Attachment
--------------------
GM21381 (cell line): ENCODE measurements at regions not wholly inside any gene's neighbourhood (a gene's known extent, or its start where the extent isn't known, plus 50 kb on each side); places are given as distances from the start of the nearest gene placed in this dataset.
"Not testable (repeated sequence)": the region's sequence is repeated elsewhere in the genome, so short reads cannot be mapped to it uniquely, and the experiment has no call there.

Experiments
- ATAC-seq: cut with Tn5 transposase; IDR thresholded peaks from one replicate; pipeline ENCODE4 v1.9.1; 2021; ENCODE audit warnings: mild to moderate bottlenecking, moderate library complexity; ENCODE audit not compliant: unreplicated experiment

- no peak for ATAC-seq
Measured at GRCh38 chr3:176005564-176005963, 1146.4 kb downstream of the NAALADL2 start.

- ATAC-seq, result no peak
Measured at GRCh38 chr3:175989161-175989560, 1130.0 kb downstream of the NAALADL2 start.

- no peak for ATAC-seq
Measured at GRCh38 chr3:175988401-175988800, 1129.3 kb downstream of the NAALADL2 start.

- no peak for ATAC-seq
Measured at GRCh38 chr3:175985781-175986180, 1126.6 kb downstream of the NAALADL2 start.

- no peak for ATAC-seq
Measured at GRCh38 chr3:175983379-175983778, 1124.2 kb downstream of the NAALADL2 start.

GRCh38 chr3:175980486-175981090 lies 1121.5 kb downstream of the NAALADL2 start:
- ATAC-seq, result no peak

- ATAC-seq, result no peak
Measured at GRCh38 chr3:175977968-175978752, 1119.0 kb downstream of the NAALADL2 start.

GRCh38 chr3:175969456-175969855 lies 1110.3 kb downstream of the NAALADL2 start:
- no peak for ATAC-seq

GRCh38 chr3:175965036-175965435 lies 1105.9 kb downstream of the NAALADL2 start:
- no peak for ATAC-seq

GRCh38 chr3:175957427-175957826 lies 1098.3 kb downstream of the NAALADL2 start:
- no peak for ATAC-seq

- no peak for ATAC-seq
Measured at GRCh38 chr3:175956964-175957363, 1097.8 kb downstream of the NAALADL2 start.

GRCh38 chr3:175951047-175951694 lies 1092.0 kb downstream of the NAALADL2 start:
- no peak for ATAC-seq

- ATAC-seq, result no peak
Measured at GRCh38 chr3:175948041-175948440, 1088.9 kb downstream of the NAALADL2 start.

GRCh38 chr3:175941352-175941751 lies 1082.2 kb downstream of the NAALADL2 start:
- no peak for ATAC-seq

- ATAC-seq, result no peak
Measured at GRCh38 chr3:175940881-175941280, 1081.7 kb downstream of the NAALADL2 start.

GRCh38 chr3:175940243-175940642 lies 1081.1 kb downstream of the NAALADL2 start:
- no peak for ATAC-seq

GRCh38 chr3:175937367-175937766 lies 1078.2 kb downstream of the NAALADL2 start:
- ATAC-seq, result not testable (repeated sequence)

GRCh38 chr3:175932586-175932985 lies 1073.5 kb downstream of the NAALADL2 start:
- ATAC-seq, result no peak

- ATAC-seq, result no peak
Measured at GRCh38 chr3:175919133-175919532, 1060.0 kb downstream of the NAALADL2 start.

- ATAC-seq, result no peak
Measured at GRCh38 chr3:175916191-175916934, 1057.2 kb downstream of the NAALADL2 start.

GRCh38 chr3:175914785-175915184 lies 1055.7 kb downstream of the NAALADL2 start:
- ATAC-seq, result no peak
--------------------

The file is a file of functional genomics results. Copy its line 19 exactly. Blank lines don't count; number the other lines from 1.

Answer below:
GRCh38 chr3:175969456-175969855 lies 1110.3 kb downstream of the NAALADL2 start: